The original dictated version of the Book of Mormon contains 12 examples of complex finite cause syntax such as 1 Nephi 17:46:
he can cause the earth that it shall pass away
Stanford Carmack summarizes the significance of this:
This is not King James language or currently known to be pseudo-archaic language (language used by modern authors seeking to imitate biblical or related archaic language), but it does occur in earlier English, almost entirely before the year 1700. In the Book of Mormon, the syntax is always expressed with the modal auxiliary verbs should and shall. Twenty-five original examples of this specific usage have been identified so far outside of the Book of Mormon (not counting two cases of creative biblical editing — see the appendix). The text’s larger pattern of clausal verb complementation after the verb cause, 58 percent finite in 236 instances, is utterly different from what we encounter in the King James Bible and pseudo-archaic texts, which are 99 to 100 percent infinitival in their clausal complementation. The totality of the evidence indicates that Joseph Smith would not have produced this causative syntax of the Book of Mormon in a pseudo-archaic effort. Therefore, this dataset provides additional strong evidence for a revealed-words view of the 1829 dictation.– Stanford Carmack – The Book of Mormon’s Complex Finite Cause Syntax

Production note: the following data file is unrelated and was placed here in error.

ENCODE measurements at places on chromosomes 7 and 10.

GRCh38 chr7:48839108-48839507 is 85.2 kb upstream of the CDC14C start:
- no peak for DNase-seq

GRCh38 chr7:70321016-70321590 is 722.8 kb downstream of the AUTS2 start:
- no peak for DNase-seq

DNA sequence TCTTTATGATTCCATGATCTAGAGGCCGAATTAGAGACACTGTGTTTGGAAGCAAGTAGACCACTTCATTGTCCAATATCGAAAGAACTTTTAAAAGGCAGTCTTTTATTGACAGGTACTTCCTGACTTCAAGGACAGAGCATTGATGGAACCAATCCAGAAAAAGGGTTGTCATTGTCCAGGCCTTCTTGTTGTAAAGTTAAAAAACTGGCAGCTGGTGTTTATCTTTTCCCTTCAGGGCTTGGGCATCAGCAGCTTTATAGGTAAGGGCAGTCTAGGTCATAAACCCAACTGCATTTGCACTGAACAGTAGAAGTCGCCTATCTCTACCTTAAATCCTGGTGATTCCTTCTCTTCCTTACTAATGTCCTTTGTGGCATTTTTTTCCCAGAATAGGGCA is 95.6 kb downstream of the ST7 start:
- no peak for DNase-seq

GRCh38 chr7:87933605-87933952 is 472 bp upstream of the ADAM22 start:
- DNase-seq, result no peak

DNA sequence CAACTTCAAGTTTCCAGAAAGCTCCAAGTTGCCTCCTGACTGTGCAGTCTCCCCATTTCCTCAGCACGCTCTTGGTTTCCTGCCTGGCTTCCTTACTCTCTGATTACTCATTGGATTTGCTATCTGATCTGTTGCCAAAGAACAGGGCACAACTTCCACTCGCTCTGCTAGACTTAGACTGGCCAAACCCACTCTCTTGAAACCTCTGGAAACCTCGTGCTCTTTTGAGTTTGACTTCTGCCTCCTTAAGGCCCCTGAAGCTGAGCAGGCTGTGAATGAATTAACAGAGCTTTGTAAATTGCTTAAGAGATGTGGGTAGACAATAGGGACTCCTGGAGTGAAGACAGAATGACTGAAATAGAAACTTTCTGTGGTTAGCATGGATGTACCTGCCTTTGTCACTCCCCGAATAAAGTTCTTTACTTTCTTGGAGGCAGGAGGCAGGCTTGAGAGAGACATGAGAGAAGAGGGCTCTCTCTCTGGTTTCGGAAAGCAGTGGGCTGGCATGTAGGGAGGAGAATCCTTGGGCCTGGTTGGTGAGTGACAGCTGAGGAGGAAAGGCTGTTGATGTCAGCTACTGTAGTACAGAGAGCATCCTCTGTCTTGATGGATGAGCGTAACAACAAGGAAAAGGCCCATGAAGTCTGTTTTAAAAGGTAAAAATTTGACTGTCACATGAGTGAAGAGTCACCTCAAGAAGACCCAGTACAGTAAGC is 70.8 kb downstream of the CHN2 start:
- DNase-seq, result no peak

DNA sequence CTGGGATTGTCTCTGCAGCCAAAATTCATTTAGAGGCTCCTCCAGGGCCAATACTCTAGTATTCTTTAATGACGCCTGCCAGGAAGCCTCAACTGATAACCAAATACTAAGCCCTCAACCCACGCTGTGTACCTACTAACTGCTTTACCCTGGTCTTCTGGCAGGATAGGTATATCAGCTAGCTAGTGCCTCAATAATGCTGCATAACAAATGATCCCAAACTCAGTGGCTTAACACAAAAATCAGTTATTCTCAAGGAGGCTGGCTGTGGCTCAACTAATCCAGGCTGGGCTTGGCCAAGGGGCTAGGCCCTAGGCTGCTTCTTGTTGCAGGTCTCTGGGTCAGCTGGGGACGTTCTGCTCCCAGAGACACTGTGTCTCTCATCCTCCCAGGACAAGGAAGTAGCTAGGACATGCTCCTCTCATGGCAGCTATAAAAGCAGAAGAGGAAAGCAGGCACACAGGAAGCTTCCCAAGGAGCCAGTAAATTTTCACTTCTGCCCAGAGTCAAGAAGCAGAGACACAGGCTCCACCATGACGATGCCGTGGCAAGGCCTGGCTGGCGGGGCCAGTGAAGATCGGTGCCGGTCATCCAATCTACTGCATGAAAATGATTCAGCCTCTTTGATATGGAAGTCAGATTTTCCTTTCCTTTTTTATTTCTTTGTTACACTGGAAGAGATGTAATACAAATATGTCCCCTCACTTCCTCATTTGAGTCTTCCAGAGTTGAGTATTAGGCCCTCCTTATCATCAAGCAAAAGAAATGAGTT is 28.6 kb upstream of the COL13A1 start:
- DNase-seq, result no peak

Carmack has found that complex finite cause syntax has not been found to occur in:
– Stanford Carmack – The Book of Mormon’s Complex Finite Cause Syntax
If Carmack has not encountered any text that has sustained heavily finite verb complementation, where did Joseph Smith get this from and how did he achieve it while dictating?